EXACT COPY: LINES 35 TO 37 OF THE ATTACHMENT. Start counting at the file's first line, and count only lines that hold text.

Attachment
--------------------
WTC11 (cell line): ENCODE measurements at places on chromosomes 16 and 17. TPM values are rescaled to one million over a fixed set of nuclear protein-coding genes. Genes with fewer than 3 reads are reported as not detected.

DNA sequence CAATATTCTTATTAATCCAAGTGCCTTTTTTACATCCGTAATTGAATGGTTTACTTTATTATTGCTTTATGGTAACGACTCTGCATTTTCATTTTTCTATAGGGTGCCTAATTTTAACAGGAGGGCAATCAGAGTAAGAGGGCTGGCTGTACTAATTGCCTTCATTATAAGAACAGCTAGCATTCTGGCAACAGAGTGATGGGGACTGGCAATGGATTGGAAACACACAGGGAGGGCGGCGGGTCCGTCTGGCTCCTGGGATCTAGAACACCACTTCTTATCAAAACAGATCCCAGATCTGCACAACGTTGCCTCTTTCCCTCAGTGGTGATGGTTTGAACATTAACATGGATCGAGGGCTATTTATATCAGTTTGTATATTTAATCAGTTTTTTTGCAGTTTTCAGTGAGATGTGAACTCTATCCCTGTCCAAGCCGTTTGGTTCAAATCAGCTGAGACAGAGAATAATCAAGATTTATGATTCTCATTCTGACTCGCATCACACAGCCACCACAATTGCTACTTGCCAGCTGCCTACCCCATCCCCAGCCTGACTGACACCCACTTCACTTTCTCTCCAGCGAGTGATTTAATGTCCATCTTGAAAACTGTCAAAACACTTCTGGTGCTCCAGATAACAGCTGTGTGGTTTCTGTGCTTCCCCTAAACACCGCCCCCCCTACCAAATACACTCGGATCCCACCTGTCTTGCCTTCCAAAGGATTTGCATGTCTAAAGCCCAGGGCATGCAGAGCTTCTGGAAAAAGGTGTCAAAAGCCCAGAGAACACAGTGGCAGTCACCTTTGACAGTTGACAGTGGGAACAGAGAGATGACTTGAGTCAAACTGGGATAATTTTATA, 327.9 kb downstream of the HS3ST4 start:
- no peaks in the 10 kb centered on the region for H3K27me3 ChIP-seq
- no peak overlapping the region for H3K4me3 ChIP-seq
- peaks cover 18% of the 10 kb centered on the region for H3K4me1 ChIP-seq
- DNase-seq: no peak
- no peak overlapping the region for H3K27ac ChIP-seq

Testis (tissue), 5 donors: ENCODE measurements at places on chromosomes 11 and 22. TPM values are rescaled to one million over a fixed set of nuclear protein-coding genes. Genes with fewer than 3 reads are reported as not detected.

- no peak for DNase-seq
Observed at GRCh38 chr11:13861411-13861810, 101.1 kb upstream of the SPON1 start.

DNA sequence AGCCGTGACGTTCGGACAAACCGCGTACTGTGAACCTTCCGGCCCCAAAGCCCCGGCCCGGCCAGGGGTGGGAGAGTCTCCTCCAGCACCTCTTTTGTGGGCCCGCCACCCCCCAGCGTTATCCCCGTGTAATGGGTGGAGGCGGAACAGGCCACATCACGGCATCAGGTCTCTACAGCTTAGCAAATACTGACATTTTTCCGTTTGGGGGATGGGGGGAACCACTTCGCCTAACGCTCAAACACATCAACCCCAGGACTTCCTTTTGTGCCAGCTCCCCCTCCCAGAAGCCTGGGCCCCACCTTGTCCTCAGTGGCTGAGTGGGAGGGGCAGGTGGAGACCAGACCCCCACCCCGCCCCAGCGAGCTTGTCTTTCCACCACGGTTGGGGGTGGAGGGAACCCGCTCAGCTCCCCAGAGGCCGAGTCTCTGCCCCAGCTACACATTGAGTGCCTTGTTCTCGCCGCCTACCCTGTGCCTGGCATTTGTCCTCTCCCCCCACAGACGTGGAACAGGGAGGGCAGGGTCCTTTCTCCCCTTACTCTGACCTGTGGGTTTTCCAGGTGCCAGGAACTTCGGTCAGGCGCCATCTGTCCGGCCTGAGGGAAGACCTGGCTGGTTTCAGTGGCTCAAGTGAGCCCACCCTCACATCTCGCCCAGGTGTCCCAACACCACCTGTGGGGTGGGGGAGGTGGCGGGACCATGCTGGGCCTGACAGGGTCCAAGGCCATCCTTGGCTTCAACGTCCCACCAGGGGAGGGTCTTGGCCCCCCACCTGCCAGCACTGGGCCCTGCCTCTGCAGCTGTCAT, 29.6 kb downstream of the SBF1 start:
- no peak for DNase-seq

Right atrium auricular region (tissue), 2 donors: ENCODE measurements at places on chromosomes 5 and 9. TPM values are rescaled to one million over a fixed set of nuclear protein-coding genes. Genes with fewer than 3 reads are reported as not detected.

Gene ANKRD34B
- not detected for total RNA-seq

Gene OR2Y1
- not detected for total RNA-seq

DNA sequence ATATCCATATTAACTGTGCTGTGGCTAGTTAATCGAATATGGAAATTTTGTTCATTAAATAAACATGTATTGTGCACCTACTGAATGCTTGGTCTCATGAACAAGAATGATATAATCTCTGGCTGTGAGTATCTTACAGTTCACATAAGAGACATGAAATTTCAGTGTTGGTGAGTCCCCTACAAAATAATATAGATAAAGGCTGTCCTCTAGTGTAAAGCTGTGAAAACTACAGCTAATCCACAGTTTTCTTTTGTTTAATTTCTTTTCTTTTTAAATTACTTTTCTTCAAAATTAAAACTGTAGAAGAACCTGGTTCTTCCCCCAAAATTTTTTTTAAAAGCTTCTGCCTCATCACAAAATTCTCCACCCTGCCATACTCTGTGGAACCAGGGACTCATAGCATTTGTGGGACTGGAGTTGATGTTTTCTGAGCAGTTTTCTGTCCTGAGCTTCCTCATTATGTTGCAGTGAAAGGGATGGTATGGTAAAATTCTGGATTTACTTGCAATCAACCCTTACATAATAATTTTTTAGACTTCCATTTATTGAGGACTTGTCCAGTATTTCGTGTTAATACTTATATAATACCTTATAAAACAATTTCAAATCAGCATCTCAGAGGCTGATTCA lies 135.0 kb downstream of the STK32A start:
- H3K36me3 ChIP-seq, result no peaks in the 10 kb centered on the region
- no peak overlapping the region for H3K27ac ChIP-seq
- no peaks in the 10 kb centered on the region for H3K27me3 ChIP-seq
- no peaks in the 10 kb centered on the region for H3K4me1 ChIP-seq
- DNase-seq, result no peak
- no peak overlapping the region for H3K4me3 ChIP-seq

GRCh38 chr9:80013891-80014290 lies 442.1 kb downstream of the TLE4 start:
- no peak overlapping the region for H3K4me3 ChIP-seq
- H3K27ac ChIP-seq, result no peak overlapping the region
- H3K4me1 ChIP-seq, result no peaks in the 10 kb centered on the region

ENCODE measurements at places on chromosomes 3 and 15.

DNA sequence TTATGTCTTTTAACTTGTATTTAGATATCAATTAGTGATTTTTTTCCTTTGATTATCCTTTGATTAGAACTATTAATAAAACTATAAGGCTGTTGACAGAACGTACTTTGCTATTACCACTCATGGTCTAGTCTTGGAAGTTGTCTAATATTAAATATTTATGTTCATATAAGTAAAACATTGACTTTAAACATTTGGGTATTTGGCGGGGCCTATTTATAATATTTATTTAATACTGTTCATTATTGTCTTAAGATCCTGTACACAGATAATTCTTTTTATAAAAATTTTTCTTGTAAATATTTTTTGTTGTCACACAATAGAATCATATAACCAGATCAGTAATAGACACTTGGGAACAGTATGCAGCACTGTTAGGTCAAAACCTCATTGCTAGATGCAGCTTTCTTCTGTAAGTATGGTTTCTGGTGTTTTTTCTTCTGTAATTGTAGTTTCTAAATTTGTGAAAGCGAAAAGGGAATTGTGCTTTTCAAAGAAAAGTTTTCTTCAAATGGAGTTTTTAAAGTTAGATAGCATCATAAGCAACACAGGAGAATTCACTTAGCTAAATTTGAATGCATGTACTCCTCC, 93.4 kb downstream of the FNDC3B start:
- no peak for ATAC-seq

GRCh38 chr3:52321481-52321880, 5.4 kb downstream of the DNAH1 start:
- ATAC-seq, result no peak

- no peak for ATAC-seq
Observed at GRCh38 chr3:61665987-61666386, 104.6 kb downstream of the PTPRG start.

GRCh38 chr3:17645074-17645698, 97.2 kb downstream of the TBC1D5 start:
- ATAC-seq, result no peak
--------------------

Observed at GRCh38 chr3:61665987-61666386, 104.6 kb downstream of the PTPRG start.

GRCh38 chr3:17645074-17645698, 97.2 kb downstream of the TBC1D5 start:
- ATAC-seq, result no peak